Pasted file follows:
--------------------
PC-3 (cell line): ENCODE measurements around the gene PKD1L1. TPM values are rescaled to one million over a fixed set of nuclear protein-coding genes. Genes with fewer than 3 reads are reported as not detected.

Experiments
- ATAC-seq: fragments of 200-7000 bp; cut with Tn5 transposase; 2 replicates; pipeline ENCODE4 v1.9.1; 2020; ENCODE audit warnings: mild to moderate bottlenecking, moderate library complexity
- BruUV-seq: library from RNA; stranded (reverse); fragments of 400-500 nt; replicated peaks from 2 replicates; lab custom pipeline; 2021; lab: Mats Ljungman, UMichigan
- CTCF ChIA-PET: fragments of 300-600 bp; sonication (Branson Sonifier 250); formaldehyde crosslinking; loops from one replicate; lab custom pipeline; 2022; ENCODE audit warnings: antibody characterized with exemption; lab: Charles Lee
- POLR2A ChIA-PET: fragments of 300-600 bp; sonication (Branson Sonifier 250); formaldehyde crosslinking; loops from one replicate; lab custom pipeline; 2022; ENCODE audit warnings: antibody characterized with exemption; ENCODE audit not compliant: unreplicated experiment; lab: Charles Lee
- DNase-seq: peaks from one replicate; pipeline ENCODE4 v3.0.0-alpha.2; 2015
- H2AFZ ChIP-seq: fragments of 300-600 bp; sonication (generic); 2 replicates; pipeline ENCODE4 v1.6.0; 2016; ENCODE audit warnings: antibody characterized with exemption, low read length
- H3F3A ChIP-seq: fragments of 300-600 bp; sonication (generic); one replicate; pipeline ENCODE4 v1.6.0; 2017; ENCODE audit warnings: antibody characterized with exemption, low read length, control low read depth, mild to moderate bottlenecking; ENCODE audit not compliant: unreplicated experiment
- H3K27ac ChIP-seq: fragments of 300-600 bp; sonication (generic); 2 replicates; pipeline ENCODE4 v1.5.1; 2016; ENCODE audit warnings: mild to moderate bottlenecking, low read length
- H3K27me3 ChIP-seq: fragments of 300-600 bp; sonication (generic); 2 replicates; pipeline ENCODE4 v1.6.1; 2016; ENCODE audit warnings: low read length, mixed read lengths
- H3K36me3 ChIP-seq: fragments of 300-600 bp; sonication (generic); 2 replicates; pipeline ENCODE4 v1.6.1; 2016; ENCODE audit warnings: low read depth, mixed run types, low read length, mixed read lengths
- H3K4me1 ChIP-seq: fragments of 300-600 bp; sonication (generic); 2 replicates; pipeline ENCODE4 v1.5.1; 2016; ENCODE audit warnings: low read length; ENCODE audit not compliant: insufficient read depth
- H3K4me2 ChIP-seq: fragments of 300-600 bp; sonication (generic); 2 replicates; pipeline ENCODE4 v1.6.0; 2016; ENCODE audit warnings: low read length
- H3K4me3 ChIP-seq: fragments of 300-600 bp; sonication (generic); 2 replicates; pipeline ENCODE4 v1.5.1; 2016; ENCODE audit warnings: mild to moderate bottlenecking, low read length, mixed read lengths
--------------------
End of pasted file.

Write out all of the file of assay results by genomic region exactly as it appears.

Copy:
PC-3 (cell line): ENCODE measurements around the gene PKD1L1. TPM values are rescaled to one million over a fixed set of nuclear protein-coding genes. Genes with fewer than 3 reads are reported as not detected.

Experiments
- ATAC-seq: fragments of 200-7000 bp; cut with Tn5 transposase; 2 replicates; pipeline ENCODE4 v1.9.1; 2020; ENCODE audit warnings: mild to moderate bottlenecking, moderate library complexity
- BruUV-seq: library from RNA; stranded (reverse); fragments of 400-500 nt; replicated peaks from 2 replicates; lab custom pipeline; 2021; lab: Mats Ljungman, UMichigan
- CTCF ChIA-PET: fragments of 300-600 bp; sonication (Branson Sonifier 250); formaldehyde crosslinking; loops from one replicate; lab custom pipeline; 2022; ENCODE audit warnings: antibody characterized with exemption; lab: Charles Lee
- POLR2A ChIA-PET: fragments of 300-600 bp; sonication (Branson Sonifier 250); formaldehyde crosslinking; loops from one replicate; lab custom pipeline; 2022; ENCODE audit warnings: antibody characterized with exemption; ENCODE audit not compliant: unreplicated experiment; lab: Charles Lee
- DNase-seq: peaks from one replicate; pipeline ENCODE4 v3.0.0-alpha.2; 2015
- H2AFZ ChIP-seq: fragments of 300-600 bp; sonication (generic); 2 replicates; pipeline ENCODE4 v1.6.0; 2016; ENCODE audit warnings: antibody characterized with exemption, low read length
- H3F3A ChIP-seq: fragments of 300-600 bp; sonication (generic); one replicate; pipeline ENCODE4 v1.6.0; 2017; ENCODE audit warnings: antibody characterized with exemption, low read length, control low read depth, mild to moderate bottlenecking; ENCODE audit not compliant: unreplicated experiment
- H3K27ac ChIP-seq: fragments of 300-600 bp; sonication (generic); 2 replicates; pipeline ENCODE4 v1.5.1; 2016; ENCODE audit warnings: mild to moderate bottlenecking, low read length
- H3K27me3 ChIP-seq: fragments of 300-600 bp; sonication (generic); 2 replicates; pipeline ENCODE4 v1.6.1; 2016; ENCODE audit warnings: low read length, mixed read lengths
- H3K36me3 ChIP-seq: fragments of 300-600 bp; sonication (generic); 2 replicates; pipeline ENCODE4 v1.6.1; 2016; ENCODE audit warnings: low read depth, mixed run types, low read length, mixed read lengths
- H3K4me1 ChIP-seq: fragments of 300-600 bp; sonication (generic); 2 replicates; pipeline ENCODE4 v1.5.1; 2016; ENCODE audit warnings: low read length; ENCODE audit not compliant: insufficient read depth
- H3K4me2 ChIP-seq: fragments of 300-600 bp; sonication (generic); 2 replicates; pipeline ENCODE4 v1.6.0; 2016; ENCODE audit warnings: low read length
- H3K4me3 ChIP-seq: fragments of 300-600 bp; sonication (generic); 2 replicates; pipeline ENCODE4 v1.5.1; 2016; ENCODE audit warnings: mild to moderate bottlenecking, low read length, mixed read lengths